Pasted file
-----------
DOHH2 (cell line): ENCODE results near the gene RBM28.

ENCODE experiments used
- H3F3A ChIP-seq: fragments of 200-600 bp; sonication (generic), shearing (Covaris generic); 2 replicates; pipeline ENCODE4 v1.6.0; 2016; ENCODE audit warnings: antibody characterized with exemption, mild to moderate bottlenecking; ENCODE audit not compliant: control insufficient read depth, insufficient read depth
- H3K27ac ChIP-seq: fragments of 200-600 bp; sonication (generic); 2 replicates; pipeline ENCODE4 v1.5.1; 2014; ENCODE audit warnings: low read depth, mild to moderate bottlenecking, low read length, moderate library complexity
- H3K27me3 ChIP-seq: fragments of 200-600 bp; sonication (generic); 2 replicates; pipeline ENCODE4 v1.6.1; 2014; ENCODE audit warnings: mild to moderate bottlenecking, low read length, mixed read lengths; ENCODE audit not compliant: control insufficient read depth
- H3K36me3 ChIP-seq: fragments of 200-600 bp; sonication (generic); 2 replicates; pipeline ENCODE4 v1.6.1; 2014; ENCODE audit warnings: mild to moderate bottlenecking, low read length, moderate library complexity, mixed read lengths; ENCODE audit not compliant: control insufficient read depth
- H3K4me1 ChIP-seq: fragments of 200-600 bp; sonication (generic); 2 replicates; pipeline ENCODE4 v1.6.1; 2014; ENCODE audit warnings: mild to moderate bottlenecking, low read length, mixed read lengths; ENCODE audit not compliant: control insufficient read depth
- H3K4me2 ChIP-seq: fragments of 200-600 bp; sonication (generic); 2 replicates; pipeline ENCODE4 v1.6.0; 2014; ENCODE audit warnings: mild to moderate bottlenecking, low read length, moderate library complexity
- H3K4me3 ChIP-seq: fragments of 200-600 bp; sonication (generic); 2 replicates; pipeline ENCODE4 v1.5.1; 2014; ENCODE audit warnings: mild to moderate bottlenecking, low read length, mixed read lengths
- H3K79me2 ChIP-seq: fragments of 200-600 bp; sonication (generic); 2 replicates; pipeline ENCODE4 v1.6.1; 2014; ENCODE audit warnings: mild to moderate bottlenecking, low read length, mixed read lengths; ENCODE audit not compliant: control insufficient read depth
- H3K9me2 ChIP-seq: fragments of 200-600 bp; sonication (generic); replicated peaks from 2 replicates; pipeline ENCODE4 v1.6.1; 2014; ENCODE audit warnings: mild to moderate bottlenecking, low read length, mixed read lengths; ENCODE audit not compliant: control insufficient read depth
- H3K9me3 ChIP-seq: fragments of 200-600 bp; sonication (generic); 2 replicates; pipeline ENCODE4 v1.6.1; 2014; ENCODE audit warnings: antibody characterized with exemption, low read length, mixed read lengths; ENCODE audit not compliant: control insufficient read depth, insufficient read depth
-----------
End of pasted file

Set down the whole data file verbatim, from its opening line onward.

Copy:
DOHH2 (cell line): ENCODE results near the gene RBM28.

ENCODE experiments used
- H3F3A ChIP-seq: fragments of 200-600 bp; sonication (generic), shearing (Covaris generic); 2 replicates; pipeline ENCODE4 v1.6.0; 2016; ENCODE audit warnings: antibody characterized with exemption, mild to moderate bottlenecking; ENCODE audit not compliant: control insufficient read depth, insufficient read depth
- H3K27ac ChIP-seq: fragments of 200-600 bp; sonication (generic); 2 replicates; pipeline ENCODE4 v1.5.1; 2014; ENCODE audit warnings: low read depth, mild to moderate bottlenecking, low read length, moderate library complexity
- H3K27me3 ChIP-seq: fragments of 200-600 bp; sonication (generic); 2 replicates; pipeline ENCODE4 v1.6.1; 2014; ENCODE audit warnings: mild to moderate bottlenecking, low read length, mixed read lengths; ENCODE audit not compliant: control insufficient read depth
- H3K36me3 ChIP-seq: fragments of 200-600 bp; sonication (generic); 2 replicates; pipeline ENCODE4 v1.6.1; 2014; ENCODE audit warnings: mild to moderate bottlenecking, low read length, moderate library complexity, mixed read lengths; ENCODE audit not compliant: control insufficient read depth
- H3K4me1 ChIP-seq: fragments of 200-600 bp; sonication (generic); 2 replicates; pipeline ENCODE4 v1.6.1; 2014; ENCODE audit warnings: mild to moderate bottlenecking, low read length, mixed read lengths; ENCODE audit not compliant: control insufficient read depth
- H3K4me2 ChIP-seq: fragments of 200-600 bp; sonication (generic); 2 replicates; pipeline ENCODE4 v1.6.0; 2014; ENCODE audit warnings: mild to moderate bottlenecking, low read length, moderate library complexity
- H3K4me3 ChIP-seq: fragments of 200-600 bp; sonication (generic); 2 replicates; pipeline ENCODE4 v1.5.1; 2014; ENCODE audit warnings: mild to moderate bottlenecking, low read length, mixed read lengths
- H3K79me2 ChIP-seq: fragments of 200-600 bp; sonication (generic); 2 replicates; pipeline ENCODE4 v1.6.1; 2014; ENCODE audit warnings: mild to moderate bottlenecking, low read length, mixed read lengths; ENCODE audit not compliant: control insufficient read depth
- H3K9me2 ChIP-seq: fragments of 200-600 bp; sonication (generic); replicated peaks from 2 replicates; pipeline ENCODE4 v1.6.1; 2014; ENCODE audit warnings: mild to moderate bottlenecking, low read length, mixed read lengths; ENCODE audit not compliant: control insufficient read depth
- H3K9me3 ChIP-seq: fragments of 200-600 bp; sonication (generic); 2 replicates; pipeline ENCODE4 v1.6.1; 2014; ENCODE audit warnings: antibody characterized with exemption, low read length, mixed read lengths; ENCODE audit not compliant: control insufficient read depth, insufficient read depth